Jerusalem Day, the anniversary of the unification of Jerusalem in 1967, falls on May 29 this year. It marks 55 years since the day that changed everything. Most holidays tend to be reinvigorated over time. Lag B'Omer is a perfect example, assisted by an increased interest in Kabbala and the need to get outside as the weather warms.
Jerusalem Day, alas, has become diminished as it has been usurped by Israel's right wing in its desire to push an in-your-face assault on the city's Arab population with obnoxious marches through Muslim neighborhoods. That will continue to be the case this year. In an analysis in Ha'aretz, "Year After Gaza War, Right-wing March Endangers Not Only Jerusalemites," Nir Hasan writes that "politicians have no choice but to allow the parade, which is often accompanied by violence and racist chants, year after year." This year's "celebration" began early, with the push by Kahanists to pray - and sacrifice goats - on the Temple Mount during Passover.
It's sad, because Jerusalem Day celebrates a modern miracle, the fulfillment of a 2,000 year old dream, and it is a day all Jews should celebrate. Rather than allowing the Kahanists to become the Grinch that Stole Jerusalem Day, we should find way to reclaim it.
For a more balanced perspective, see these sobering reflections that were published five years ago, as we marked the Jubilee (Yovel) of the Six Day War, or read this Yovel sampler containing text study and poetry. This week's portion of B'har actually introduces the concept of Jubilee, the fifty year mark that ideally brings about complete liberation for the land and its inhabitants. Despite Jerusalem's miraculous liberation, we are not there yet.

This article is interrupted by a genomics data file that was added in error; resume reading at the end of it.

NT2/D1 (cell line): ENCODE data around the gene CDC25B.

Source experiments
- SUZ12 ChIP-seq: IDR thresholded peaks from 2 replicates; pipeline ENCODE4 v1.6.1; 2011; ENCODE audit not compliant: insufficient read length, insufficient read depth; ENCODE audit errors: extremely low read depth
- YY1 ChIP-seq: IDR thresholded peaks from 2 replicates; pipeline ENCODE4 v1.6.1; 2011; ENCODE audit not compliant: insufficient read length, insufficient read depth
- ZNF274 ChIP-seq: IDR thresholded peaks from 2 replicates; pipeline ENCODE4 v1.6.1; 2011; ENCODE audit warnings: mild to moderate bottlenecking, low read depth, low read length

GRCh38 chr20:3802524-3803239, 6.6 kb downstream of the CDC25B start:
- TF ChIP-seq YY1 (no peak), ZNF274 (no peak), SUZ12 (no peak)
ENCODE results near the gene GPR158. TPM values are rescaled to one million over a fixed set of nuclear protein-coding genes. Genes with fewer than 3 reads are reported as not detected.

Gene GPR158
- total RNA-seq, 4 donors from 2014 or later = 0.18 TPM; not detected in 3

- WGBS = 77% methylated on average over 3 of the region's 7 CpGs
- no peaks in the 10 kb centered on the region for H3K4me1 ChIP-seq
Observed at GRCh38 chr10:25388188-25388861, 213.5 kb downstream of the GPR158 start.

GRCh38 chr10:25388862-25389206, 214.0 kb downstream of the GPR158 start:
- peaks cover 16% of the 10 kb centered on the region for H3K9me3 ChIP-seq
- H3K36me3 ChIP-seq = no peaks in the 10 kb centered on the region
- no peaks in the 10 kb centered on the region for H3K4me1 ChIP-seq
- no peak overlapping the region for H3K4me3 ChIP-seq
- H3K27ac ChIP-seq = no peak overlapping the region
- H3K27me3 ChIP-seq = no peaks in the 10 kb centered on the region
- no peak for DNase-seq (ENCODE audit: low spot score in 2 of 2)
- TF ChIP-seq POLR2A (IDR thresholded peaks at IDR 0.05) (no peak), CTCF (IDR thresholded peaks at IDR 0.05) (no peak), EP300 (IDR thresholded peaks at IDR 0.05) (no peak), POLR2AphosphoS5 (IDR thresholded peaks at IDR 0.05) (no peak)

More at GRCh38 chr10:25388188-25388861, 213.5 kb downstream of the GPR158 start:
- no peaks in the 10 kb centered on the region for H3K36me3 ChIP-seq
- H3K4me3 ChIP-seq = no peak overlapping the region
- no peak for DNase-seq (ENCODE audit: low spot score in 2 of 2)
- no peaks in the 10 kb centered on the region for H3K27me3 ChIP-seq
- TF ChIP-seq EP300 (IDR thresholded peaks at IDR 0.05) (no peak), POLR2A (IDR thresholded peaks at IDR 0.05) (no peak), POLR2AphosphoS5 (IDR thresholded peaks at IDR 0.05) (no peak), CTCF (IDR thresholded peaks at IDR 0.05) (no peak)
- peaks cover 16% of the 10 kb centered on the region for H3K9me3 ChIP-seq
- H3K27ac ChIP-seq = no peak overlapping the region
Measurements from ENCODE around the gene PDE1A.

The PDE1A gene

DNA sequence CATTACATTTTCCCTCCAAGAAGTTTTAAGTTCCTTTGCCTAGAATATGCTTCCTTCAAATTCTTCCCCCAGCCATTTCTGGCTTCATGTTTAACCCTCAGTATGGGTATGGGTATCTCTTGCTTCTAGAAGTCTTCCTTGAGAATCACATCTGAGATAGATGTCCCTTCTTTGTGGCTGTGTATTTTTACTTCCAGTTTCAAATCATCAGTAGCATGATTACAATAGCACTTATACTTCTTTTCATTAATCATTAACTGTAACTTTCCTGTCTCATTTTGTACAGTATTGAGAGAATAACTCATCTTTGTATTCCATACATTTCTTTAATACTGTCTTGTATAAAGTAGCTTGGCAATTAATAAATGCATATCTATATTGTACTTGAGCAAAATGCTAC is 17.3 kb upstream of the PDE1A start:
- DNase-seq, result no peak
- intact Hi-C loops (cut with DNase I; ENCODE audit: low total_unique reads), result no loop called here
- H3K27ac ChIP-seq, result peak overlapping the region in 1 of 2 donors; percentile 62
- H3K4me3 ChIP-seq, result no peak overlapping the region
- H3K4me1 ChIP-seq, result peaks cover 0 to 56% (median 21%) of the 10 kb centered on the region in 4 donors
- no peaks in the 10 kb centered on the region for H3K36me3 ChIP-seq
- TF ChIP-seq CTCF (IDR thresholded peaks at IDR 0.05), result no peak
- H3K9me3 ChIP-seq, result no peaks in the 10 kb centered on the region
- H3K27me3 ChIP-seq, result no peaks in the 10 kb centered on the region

I believe the time has come to restore Jerusalem Day to its former glory, much as the city itself has been restored in so many ways. But the way to do that is through reflection and dialogue, and the understanding that the best things in life are those things that are shared.
Stones (Shirley Kaufman, 1996)
When you live in Jerusalem you begin
to feel the weight of stones. You begin to know the word
was made stone, not flesh.
They dwell among us. They crawl
up the hillsides and lie down on each other to build a wall.
They don’t care about prayers,
the small slips of paper
we feed them between the cracks.
They stamp at the earth
until the air runs out
and nothing can grow.
They stare at the sun without blinking
and when they’ve had enough,
make holes in the sky
so the rain will run down their faces.
They sprawl all over the town
with their pitted bodies. They want
to be water, but nobody
strikes them anymore.
Sometimes at night I hear them
licking the wind to drive it crazy.
There’s a huge rock lying on my chest
and I can’t get up.
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